Rahab's Rope

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What is Rahab's Rope about?


Stories from India

Laxmi’s Story
“I should be thankful for you, you changed my life, now I can provide for my kids!” Laxmi was considered a normal participant in society until an unexpected tragedy changed her entire life. Laxmi’s husband passed five years ago, leaving her trapped in one of the most dreaded situations among women in India, living as a widow. In India, widows are subject to harsh treatment and brutal societal beliefs. A widow is sometimes called "pram" or creature, because it was only her husband's presence that gave her human status. They are often blamed for their husband’s death and considered unclean and unlucky, so Laxmi could not receive any invitation to rituals, celebrations, or social gatherings. The culture of her village forces her to be in mourning the rest of her life; she is prohibited from wearing any fancy jewelry and expected to follow a strict diet rejecting many pleasurable foods. The shame she receives from her community leaves her trapped inside her house and the lack of education leaves her with no opportunity to provide food for her three children. Hopeless and living in despair, she fell into the same mentality of widows all over India. Several of which can be caught saying, "I want nothing more now from life. I'm just waiting for death." Many widows like her in India revert to begging or prostitution to make a meager living. Some widows will even sell their children or sell their daughters in prostitution to survive. ... More
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Rahab's Story
In the biblical book of Joshua, we meet Rahab, a prostitute in the city of Jericho (to read her full story, click here). When the Israelites sent two spies to scope out the city God had promised to give them, Rahab hid the men, saving their lives by putting her own at risk. As a result, God spared Rahab and her whole family from destruction in Jericho. Rahab needed only to hang a scarlet rope out of her window so that the Israelites could again find her and give her freedom; that simple rope became the symbol of Rahab's rescue and new life.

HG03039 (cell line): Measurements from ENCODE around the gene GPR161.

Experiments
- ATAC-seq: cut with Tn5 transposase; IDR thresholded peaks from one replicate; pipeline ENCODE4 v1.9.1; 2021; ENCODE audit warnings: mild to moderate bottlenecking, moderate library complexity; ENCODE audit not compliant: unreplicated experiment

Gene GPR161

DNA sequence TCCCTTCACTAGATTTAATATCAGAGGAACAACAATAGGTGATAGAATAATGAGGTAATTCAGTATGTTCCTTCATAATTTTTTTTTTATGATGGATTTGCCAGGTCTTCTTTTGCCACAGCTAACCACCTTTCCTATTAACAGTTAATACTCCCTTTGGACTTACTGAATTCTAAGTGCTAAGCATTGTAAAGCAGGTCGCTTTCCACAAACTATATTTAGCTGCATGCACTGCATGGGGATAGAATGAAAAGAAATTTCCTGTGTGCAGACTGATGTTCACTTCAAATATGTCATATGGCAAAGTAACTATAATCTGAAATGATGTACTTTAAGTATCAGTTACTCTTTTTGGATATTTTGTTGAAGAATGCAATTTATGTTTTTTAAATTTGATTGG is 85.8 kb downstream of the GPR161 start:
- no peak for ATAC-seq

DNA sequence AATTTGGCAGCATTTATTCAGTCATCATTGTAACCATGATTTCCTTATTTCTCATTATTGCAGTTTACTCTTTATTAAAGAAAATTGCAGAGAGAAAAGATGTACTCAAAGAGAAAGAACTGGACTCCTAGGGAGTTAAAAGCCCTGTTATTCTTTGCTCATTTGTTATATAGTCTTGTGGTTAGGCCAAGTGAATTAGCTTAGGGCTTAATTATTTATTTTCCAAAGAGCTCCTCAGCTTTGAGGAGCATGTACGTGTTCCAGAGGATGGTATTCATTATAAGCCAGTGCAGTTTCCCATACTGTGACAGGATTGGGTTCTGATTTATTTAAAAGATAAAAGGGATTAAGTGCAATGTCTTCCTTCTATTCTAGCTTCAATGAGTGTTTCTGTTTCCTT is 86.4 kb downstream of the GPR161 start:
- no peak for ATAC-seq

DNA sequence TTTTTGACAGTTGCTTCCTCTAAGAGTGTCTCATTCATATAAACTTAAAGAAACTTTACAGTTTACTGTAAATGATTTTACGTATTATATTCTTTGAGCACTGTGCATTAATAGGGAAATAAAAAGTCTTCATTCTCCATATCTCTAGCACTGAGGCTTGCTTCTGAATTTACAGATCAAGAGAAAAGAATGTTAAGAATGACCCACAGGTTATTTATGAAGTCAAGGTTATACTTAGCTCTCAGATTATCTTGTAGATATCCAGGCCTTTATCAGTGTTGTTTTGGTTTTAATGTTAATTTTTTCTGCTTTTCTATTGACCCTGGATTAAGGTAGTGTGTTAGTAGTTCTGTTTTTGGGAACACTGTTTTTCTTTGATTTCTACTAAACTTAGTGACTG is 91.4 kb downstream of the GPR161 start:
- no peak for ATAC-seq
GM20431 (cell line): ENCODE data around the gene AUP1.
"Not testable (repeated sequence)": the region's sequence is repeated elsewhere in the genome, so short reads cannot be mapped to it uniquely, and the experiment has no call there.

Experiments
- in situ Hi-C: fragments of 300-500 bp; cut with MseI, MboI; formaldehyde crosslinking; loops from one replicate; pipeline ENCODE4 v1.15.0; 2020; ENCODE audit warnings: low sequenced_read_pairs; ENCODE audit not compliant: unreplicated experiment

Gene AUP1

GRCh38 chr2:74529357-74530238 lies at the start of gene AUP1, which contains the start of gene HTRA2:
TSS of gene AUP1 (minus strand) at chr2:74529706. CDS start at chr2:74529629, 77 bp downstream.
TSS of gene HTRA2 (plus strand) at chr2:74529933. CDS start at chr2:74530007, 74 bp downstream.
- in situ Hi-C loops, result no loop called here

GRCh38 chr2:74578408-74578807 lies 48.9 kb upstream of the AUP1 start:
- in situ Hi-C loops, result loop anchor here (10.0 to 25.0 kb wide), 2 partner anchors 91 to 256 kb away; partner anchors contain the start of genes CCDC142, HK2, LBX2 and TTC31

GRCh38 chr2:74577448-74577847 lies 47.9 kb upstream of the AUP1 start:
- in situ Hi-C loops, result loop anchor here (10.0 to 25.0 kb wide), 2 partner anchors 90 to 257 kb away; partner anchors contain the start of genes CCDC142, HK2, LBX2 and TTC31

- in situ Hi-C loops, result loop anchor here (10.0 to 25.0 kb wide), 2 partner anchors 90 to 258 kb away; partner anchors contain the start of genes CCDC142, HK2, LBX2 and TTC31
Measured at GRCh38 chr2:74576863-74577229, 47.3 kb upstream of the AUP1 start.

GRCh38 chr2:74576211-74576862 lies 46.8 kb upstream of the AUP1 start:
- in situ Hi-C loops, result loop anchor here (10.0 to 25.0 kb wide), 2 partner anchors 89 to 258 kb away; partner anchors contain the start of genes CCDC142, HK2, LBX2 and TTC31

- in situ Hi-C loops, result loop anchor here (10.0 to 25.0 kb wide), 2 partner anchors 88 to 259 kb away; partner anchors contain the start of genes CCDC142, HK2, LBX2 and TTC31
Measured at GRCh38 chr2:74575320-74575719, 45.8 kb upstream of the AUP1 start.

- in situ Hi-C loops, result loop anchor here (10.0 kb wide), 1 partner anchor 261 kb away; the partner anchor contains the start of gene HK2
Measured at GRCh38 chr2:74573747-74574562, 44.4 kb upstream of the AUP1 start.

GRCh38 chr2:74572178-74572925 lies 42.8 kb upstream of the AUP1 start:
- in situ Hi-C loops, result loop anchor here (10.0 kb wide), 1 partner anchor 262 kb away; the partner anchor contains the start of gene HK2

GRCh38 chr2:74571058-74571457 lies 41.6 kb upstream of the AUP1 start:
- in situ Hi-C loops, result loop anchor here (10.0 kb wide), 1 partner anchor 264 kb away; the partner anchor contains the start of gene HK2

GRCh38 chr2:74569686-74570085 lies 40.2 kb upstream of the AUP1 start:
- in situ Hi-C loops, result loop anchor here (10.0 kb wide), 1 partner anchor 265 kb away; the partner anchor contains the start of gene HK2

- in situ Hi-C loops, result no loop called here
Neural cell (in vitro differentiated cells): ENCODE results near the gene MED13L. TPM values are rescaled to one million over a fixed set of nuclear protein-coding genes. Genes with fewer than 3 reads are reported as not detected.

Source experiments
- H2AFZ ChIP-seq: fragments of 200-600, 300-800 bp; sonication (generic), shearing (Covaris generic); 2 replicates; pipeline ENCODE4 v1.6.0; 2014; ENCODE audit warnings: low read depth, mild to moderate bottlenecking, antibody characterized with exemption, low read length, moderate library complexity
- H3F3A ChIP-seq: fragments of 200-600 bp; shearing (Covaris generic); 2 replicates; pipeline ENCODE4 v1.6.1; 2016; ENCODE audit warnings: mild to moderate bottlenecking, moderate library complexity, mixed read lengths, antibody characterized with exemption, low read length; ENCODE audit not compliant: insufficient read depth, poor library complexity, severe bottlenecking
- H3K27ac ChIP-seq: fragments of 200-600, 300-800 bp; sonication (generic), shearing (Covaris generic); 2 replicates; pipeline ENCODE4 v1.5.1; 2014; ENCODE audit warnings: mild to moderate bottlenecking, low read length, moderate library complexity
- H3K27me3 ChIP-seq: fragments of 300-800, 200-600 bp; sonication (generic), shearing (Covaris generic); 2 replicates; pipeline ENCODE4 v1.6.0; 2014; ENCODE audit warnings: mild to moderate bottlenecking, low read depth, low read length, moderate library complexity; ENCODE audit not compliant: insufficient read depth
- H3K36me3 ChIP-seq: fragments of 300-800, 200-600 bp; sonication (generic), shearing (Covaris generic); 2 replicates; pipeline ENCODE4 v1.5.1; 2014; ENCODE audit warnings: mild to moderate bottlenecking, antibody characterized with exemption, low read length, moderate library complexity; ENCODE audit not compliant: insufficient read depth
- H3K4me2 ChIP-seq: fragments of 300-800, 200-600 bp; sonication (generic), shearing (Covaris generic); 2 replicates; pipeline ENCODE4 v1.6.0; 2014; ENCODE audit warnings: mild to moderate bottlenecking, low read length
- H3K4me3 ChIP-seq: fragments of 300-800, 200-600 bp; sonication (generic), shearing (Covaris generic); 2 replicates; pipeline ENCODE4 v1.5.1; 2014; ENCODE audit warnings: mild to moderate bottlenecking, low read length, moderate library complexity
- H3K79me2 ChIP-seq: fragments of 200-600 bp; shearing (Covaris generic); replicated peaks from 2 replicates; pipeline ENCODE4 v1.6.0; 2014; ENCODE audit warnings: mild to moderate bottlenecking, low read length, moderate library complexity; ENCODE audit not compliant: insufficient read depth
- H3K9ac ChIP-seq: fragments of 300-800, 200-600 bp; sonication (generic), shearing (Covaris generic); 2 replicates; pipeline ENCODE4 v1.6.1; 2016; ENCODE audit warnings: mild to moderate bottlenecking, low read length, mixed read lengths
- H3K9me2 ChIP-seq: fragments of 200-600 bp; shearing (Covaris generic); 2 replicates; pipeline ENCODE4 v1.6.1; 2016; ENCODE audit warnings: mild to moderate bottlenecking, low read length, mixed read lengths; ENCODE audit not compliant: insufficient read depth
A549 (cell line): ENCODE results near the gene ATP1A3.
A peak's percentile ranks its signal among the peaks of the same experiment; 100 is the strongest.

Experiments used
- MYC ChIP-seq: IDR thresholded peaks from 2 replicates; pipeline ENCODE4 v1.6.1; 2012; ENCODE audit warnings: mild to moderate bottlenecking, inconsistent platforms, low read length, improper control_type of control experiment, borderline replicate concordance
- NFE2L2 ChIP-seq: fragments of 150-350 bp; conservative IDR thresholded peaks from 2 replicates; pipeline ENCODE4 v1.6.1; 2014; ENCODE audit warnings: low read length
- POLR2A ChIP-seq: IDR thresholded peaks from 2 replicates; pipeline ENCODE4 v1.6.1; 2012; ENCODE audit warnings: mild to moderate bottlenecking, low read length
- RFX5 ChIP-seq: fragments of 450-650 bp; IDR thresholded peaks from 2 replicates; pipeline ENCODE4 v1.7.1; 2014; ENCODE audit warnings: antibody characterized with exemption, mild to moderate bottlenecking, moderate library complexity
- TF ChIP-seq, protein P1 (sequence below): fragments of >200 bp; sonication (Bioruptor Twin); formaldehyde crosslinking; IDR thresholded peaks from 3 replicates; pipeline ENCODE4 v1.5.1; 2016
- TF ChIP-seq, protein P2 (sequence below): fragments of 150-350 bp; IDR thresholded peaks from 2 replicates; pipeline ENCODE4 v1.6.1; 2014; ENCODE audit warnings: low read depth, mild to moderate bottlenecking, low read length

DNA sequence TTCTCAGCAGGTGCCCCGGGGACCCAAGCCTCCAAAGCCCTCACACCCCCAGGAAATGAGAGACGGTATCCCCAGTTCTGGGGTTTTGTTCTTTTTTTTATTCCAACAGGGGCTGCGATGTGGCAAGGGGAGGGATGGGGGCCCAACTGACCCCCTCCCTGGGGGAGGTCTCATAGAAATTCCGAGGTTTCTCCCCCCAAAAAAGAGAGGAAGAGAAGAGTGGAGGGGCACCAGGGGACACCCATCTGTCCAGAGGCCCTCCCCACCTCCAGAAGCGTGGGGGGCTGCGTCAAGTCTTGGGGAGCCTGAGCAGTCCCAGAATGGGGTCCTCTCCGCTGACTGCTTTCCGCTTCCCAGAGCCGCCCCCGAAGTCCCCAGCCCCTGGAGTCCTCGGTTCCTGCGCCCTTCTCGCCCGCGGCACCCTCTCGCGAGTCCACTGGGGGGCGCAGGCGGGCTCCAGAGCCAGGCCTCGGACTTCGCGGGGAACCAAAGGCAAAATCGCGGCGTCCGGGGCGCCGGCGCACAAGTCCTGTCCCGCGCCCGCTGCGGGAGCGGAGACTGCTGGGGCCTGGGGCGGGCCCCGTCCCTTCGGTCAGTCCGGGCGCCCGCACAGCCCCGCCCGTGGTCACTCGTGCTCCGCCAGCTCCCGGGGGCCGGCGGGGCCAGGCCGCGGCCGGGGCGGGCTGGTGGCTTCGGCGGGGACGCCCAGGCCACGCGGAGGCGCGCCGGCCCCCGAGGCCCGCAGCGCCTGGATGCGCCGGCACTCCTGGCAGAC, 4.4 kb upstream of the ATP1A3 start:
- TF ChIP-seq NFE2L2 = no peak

As God was opening Vicki Moore's eyes to the women in crisis in India, she was also taking an Old Testament Bible class and studying the story of Rahab. The rope in the story represents Rahab's rescue both physically and spiritually, and there is a high probability that Rahab made the rope herself. Our hope is that, just as the rope that Rahab made represents her rescue, the skills taught to the women at our women's centers will represent their physical and spiritual rescue as well. With this in mind, it seemed fitting for Rahab's Rope to be our name.

Of course, there is no way to be 100% certain that Rahab made the rope that would later represent her physical and spiritual salvation. However, we are told in the story that she hid the two spies under a flax plant. The finer parts of flax were used to make linens and the rest to make rope. Considering Rahab had enough flax to cover and hide two men leads us to conclude that she owned the flax to make something including rope.

To learn more about our work in India to help women caught in similar situations as Rahab to find this freedom and spiritual rescue, please click here.
Volunteer Blog
We have an extensive team of short term volunteers that we depend on to help carry out our mission. Click HERE to learn about the experiences of some of these volunteers....
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